Men and women in blue and black working for the police departments of Lake Forest and Lake Bluff do a lot to keep their communities safe—resolving conflicts, solving crimes and serving as protective influences—and of their many responsibilities is also the effort to curve underage substance abuse. With the help of the Speak UP! Coalition, underage substance abuse is one challenge these communities face and strive to keep in conversation.
Seeing as how law enforcement data and hospital records show that issues regarding underage substance arise in today’s world, ongoing partnerships linking the local task force and the police departments for Lake Forest and Lake Bluff are hoped to make a difference.
Ben Grum, a student resource officer at Lake Forest High School, has noted some trends from working with the community youth in Lake Forest within the past year.
He said obviously, there is work to be done to curve underage substance abuse, looking at how it does happen—albeit in smaller dosages when compared to other towns.
“Judging by conversations with my partners, it seems to have leveled out or reduced on school property,” he said.
Grum said between the police, the coalition and the schools, there is greater communication in which organizations are able to talk to the kids about the realities of substance abuse.
This isn’t to say that it doesn’t still happen, Grum said.
“Generally we deal with very little drug and alcohol use in schools,” Grum said. “The most common drug is marijuana. The means to consume marijuana is more easily done as you can probably imagine. Vapor is quite popular. It doesn’t have an odor, it makes it harder to detect and harder to enforce. I would guess [the most frequently abused substances in order] are alcohol, marijuana and prescription drug, which has it own set of struggles.”
Lisa Malkove, a juvenile officer for the Lake Bluff police department, said that she notices a lot of peer pressure when police talk to the community youth about substance abuse issues.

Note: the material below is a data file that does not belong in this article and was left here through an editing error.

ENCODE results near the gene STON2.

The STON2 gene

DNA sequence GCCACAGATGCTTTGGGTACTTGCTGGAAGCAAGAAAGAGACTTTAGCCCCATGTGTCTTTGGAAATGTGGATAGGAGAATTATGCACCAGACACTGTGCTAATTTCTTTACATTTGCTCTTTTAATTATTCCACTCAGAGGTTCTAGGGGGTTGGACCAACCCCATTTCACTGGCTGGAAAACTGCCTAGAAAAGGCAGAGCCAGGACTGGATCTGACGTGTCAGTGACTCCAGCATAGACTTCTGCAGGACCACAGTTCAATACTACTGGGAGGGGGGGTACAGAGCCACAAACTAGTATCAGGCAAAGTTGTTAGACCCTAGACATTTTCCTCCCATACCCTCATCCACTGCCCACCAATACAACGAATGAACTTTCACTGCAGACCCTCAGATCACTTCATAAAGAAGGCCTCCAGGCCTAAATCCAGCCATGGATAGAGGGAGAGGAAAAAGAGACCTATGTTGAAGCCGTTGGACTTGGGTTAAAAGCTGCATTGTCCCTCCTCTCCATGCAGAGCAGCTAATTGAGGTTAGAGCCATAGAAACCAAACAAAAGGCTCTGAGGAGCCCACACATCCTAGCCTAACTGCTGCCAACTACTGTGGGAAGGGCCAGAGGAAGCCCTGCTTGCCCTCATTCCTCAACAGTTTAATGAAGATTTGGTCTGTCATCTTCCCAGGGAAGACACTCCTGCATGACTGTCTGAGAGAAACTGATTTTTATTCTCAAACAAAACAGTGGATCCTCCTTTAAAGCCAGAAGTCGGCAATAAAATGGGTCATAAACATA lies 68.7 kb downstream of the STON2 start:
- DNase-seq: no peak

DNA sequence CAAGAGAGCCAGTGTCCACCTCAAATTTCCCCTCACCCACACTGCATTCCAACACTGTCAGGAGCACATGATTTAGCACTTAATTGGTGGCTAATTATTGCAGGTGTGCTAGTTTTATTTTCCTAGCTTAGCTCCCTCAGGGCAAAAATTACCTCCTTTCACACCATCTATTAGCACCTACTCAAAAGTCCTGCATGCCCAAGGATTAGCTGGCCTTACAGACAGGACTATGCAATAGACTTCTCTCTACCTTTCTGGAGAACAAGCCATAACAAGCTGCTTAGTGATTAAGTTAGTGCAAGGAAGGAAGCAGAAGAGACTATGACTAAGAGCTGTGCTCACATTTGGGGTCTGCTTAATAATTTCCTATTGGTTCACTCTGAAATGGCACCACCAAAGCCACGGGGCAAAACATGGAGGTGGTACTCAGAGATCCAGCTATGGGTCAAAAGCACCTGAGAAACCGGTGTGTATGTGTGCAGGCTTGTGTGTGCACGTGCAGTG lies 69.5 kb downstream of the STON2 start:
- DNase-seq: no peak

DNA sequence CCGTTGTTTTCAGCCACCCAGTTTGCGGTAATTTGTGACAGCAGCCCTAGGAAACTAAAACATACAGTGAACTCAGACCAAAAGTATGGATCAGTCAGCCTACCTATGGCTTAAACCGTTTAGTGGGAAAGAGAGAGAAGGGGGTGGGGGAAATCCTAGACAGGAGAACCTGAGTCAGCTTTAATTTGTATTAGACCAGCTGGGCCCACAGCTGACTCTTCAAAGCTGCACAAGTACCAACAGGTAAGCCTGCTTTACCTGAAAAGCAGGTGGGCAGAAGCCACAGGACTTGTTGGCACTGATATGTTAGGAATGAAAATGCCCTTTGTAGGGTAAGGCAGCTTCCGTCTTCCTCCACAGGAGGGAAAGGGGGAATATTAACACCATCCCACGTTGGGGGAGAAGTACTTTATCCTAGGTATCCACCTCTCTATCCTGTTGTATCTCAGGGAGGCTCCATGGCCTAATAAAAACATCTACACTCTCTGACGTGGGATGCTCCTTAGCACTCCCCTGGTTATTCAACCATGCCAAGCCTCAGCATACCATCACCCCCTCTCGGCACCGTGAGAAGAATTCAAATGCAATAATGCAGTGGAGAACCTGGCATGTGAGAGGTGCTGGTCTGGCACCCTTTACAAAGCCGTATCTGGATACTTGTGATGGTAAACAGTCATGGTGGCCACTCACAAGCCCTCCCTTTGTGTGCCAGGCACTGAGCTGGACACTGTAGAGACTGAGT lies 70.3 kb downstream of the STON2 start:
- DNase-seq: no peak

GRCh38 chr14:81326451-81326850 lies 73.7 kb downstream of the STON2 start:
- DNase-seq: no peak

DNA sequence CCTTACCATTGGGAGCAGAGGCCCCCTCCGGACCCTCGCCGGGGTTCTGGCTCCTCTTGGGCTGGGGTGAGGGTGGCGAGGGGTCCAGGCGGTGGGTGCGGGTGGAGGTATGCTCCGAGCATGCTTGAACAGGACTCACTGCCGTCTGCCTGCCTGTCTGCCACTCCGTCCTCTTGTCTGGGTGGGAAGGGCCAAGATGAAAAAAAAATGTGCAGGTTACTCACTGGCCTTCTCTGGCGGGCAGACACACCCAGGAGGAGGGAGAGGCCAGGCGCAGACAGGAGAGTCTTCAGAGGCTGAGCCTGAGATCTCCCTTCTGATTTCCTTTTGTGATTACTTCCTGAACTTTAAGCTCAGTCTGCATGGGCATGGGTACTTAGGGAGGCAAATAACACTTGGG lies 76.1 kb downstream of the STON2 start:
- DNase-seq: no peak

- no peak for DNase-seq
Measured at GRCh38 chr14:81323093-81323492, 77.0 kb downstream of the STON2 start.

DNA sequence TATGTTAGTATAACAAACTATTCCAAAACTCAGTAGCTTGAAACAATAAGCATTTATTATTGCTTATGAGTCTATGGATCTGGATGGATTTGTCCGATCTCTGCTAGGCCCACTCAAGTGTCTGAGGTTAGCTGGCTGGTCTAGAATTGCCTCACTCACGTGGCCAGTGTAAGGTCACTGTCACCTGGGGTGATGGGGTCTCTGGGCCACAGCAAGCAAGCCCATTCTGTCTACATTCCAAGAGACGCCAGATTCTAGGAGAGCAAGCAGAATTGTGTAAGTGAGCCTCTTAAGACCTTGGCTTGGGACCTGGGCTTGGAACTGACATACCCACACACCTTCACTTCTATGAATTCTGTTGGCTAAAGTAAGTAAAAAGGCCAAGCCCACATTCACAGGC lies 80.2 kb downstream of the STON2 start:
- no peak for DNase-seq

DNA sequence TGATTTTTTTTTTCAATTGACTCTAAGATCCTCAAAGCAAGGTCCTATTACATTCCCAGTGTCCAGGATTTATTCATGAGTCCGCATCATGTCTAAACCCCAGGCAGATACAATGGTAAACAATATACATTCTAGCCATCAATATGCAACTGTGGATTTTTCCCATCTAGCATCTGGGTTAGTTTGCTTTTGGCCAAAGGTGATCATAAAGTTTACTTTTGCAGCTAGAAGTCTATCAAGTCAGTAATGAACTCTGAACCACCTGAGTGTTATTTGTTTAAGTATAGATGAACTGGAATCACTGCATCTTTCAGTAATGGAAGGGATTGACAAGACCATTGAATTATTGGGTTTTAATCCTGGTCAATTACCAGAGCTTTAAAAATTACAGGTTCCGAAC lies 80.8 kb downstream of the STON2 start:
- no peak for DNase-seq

“One of the notable trends is we deal with it (substance abuse) in the summer,” she said. “When the college kids come back, that’s when we see that.”
Law enforcement officials sometimes face challenge in working to reduce underage substance abuse, and that’s when organizations such as the Speak UP! Coalition are hoped to level the playing field.
“Most of the time, we get cooperation,” Malkove said. “Usually, we have to contact parents and they’re cooperative for the most part. Sometimes people don’t want to take personal responsibility.”
Andy Duran, executive director for the Speak UP! Coalition, said the biggest indicator to him of progress has been “using data and looking at where we’ve been comparing qualitative and quantitative data.”
According to the coalition’s 2012-2014 survey data retrieved in area middle and high schools, measuring past 30-day use and comparing the numbers to the previous biannual study, drinking declined by 22% among community youth, as did marijuana and prescription drug abuse dropping by 15% and 64% respectively.
Duran said in reviewing what’s happening in these areas to curve substance abuse, the result has been positive.
“The fact that we are collaborating, we feel strongly that everyone has solutions,” he said. “ We’re achieving some really good results in the community.”
Malkove said even as the trend is that substance abuse among underage citizens in Lake Bluff is low in frequency, it happens there like anywhere else.
She said what’s most notable about the effort of the Lake Bluff police department is how they manage to deter first-time offenders from repeating.
“One thing we do is teen court, it’s a court that we send teens to,” Malkove said. “It’s something we offer as a privilege to first-time offenders. It’s a jury of peers, not a judge who orders them to pay. That seems to be successful.”
Duran said while there are challenges to working against underage substance abuse, there are ways to handle that and make a difference.
“Substance abuse is not easy, it requires teamwork,” he said. “There are definitely challenges. There are those who don’t see substance abuse as being issues in the community. I think people think underage drinking is acceptable and I think that perception is changing. “
Duran said the hope is that the partnership between the coalition and the police departments will continue as they work together to challenge underage substance abuse.